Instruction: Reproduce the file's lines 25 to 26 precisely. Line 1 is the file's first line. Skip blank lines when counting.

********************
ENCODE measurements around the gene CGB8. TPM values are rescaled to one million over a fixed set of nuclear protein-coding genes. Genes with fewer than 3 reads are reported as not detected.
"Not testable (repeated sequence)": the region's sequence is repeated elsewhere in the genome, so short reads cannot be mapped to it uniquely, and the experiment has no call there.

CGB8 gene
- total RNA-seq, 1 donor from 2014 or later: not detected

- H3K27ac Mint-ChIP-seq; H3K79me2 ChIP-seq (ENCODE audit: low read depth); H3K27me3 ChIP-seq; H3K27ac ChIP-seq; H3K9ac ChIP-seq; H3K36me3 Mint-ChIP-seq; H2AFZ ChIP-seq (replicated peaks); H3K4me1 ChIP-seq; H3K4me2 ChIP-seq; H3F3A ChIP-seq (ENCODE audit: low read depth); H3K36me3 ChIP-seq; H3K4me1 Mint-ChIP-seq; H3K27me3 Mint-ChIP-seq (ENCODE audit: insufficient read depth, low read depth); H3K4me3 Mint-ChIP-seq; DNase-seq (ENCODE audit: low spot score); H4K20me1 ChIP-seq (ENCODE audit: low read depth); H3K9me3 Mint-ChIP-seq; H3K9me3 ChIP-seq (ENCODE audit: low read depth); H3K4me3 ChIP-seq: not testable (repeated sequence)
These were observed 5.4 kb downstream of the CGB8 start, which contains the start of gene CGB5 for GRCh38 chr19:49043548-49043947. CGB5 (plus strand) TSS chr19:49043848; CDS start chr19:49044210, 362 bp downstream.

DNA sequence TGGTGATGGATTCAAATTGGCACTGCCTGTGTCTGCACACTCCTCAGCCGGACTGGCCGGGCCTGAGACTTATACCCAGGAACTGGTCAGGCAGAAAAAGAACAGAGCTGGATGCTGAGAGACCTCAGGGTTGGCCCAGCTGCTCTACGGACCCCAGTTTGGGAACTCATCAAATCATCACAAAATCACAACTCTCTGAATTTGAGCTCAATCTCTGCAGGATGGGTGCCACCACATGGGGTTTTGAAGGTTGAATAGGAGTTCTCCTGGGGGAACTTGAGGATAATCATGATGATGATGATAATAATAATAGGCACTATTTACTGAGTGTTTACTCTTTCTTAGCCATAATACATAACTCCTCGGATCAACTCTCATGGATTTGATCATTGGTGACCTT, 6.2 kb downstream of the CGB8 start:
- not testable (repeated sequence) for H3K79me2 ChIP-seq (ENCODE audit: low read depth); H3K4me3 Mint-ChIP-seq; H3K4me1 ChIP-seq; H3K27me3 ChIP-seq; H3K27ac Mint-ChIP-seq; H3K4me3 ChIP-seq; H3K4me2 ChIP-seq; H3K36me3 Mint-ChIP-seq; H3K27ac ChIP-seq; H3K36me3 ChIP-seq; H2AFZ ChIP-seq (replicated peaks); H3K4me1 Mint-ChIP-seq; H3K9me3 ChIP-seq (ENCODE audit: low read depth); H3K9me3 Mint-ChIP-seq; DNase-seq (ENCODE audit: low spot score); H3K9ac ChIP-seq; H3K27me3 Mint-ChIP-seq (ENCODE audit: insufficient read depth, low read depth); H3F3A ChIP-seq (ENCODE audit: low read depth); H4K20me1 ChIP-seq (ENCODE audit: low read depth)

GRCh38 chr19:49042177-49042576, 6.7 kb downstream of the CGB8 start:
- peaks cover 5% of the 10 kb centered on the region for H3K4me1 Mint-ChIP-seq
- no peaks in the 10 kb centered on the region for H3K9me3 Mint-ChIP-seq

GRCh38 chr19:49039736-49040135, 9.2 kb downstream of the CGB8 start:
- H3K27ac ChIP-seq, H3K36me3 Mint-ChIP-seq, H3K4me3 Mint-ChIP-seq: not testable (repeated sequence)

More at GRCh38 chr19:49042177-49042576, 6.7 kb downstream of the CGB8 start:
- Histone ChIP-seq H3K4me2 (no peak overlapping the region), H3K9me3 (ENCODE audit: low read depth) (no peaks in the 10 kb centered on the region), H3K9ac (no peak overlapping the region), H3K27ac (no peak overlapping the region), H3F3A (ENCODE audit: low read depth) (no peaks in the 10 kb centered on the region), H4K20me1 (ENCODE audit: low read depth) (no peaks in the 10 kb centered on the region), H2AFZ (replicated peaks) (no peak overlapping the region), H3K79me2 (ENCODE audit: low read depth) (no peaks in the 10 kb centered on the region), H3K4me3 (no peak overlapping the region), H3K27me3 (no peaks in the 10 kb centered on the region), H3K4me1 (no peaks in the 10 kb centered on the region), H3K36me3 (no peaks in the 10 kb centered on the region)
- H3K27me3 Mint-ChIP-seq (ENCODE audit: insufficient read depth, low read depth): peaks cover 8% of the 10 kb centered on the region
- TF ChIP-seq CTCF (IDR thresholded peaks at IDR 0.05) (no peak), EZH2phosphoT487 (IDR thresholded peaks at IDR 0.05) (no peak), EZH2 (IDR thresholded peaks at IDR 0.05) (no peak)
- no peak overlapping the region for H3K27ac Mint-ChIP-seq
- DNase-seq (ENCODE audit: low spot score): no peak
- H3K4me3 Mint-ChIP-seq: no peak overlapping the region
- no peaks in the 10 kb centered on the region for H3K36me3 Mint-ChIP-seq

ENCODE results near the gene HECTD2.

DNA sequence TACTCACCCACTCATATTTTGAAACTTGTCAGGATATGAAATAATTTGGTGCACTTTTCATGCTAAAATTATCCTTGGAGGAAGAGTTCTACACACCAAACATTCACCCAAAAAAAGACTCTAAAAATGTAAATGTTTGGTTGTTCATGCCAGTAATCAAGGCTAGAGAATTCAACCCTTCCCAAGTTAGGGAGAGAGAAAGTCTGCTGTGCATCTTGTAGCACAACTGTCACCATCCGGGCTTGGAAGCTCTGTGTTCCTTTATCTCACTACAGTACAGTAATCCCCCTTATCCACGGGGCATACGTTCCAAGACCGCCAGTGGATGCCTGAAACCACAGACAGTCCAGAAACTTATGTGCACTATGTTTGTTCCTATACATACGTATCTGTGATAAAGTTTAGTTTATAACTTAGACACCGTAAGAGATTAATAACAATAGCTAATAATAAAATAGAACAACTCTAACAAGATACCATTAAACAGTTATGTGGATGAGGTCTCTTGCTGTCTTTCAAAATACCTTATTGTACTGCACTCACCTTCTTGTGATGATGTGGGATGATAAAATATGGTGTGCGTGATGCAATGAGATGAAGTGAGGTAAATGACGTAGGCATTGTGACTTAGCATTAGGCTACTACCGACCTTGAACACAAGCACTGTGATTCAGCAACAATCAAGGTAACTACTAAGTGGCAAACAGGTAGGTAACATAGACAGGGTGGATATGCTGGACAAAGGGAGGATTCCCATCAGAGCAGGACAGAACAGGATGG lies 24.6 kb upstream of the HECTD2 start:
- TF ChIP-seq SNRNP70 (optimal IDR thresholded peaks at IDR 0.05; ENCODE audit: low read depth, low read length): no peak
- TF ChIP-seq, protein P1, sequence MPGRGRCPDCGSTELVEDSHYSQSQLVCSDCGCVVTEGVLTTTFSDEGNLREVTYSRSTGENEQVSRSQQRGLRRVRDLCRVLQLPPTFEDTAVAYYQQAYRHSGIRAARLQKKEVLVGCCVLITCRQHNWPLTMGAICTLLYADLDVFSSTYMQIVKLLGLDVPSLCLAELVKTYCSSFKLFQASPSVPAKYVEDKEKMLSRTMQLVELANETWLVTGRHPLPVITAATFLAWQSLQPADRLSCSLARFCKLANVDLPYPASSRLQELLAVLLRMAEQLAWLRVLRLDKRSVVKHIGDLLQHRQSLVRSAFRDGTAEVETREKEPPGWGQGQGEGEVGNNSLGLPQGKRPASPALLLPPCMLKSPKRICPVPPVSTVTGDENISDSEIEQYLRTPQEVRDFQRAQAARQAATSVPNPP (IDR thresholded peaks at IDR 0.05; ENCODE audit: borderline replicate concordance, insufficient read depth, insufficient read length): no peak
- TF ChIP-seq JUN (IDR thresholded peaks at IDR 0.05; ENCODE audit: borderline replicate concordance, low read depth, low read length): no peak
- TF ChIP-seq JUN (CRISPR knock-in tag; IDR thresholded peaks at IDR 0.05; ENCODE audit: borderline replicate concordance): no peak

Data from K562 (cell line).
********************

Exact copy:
- TF ChIP-seq, protein P1, sequence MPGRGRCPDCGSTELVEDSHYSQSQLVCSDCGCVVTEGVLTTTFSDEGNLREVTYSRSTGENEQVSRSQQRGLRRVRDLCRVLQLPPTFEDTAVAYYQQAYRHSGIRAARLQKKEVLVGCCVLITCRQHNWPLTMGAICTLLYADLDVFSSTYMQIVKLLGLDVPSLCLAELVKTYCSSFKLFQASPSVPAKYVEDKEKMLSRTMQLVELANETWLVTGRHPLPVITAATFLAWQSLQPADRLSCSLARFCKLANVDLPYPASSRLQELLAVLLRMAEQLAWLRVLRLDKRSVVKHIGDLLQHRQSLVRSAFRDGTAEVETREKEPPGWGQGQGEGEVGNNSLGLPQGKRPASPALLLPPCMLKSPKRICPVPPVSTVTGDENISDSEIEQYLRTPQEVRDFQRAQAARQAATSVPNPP (IDR thresholded peaks at IDR 0.05; ENCODE audit: borderline replicate concordance, insufficient read depth, insufficient read length): no peak
- TF ChIP-seq JUN (IDR thresholded peaks at IDR 0.05; ENCODE audit: borderline replicate concordance, low read depth, low read length): no peak